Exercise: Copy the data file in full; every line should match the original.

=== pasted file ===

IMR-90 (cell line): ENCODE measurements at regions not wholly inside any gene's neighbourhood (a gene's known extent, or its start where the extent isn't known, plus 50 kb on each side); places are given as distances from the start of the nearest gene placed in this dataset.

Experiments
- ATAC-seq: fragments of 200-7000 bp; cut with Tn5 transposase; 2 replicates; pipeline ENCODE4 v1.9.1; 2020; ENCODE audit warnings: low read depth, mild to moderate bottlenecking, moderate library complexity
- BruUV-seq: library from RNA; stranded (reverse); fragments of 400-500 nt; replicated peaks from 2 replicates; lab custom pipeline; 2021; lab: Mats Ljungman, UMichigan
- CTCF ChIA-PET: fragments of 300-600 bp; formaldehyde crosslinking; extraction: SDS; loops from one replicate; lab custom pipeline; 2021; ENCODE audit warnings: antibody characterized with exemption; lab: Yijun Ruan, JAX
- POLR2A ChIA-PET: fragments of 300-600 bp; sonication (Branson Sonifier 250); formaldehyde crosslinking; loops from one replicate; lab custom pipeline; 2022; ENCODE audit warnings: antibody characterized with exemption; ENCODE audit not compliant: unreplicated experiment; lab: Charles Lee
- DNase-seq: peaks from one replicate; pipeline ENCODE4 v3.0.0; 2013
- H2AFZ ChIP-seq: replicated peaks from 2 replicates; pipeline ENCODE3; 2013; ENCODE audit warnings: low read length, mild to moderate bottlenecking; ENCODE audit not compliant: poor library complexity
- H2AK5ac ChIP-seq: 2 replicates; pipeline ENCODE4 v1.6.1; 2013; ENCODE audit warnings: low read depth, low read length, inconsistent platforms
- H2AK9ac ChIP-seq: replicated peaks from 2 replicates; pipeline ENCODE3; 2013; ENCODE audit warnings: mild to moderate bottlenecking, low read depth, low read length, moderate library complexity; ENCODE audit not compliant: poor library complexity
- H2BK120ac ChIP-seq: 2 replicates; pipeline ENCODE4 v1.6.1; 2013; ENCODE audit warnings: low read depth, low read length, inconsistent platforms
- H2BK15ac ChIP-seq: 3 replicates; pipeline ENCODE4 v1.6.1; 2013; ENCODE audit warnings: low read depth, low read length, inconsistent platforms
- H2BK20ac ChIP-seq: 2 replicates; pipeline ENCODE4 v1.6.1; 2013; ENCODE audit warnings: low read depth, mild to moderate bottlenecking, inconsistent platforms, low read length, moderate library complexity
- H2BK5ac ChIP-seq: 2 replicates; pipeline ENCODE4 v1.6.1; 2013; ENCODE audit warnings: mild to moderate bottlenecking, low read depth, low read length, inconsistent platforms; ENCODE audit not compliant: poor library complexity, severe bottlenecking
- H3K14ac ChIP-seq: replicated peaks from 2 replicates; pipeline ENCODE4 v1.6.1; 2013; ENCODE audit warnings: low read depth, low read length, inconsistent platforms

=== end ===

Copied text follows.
IMR-90 (cell line): ENCODE measurements at regions not wholly inside any gene's neighbourhood (a gene's known extent, or its start where the extent isn't known, plus 50 kb on each side); places are given as distances from the start of the nearest gene placed in this dataset.

Experiments
- ATAC-seq: fragments of 200-7000 bp; cut with Tn5 transposase; 2 replicates; pipeline ENCODE4 v1.9.1; 2020; ENCODE audit warnings: low read depth, mild to moderate bottlenecking, moderate library complexity
- BruUV-seq: library from RNA; stranded (reverse); fragments of 400-500 nt; replicated peaks from 2 replicates; lab custom pipeline; 2021; lab: Mats Ljungman, UMichigan
- CTCF ChIA-PET: fragments of 300-600 bp; formaldehyde crosslinking; extraction: SDS; loops from one replicate; lab custom pipeline; 2021; ENCODE audit warnings: antibody characterized with exemption; lab: Yijun Ruan, JAX
- POLR2A ChIA-PET: fragments of 300-600 bp; sonication (Branson Sonifier 250); formaldehyde crosslinking; loops from one replicate; lab custom pipeline; 2022; ENCODE audit warnings: antibody characterized with exemption; ENCODE audit not compliant: unreplicated experiment; lab: Charles Lee
- DNase-seq: peaks from one replicate; pipeline ENCODE4 v3.0.0; 2013
- H2AFZ ChIP-seq: replicated peaks from 2 replicates; pipeline ENCODE3; 2013; ENCODE audit warnings: low read length, mild to moderate bottlenecking; ENCODE audit not compliant: poor library complexity
- H2AK5ac ChIP-seq: 2 replicates; pipeline ENCODE4 v1.6.1; 2013; ENCODE audit warnings: low read depth, low read length, inconsistent platforms
- H2AK9ac ChIP-seq: replicated peaks from 2 replicates; pipeline ENCODE3; 2013; ENCODE audit warnings: mild to moderate bottlenecking, low read depth, low read length, moderate library complexity; ENCODE audit not compliant: poor library complexity
- H2BK120ac ChIP-seq: 2 replicates; pipeline ENCODE4 v1.6.1; 2013; ENCODE audit warnings: low read depth, low read length, inconsistent platforms
- H2BK15ac ChIP-seq: 3 replicates; pipeline ENCODE4 v1.6.1; 2013; ENCODE audit warnings: low read depth, low read length, inconsistent platforms
- H2BK20ac ChIP-seq: 2 replicates; pipeline ENCODE4 v1.6.1; 2013; ENCODE audit warnings: low read depth, mild to moderate bottlenecking, inconsistent platforms, low read length, moderate library complexity
- H2BK5ac ChIP-seq: 2 replicates; pipeline ENCODE4 v1.6.1; 2013; ENCODE audit warnings: mild to moderate bottlenecking, low read depth, low read length, inconsistent platforms; ENCODE audit not compliant: poor library complexity, severe bottlenecking
- H3K14ac ChIP-seq: replicated peaks from 2 replicates; pipeline ENCODE4 v1.6.1; 2013; ENCODE audit warnings: low read depth, low read length, inconsistent platforms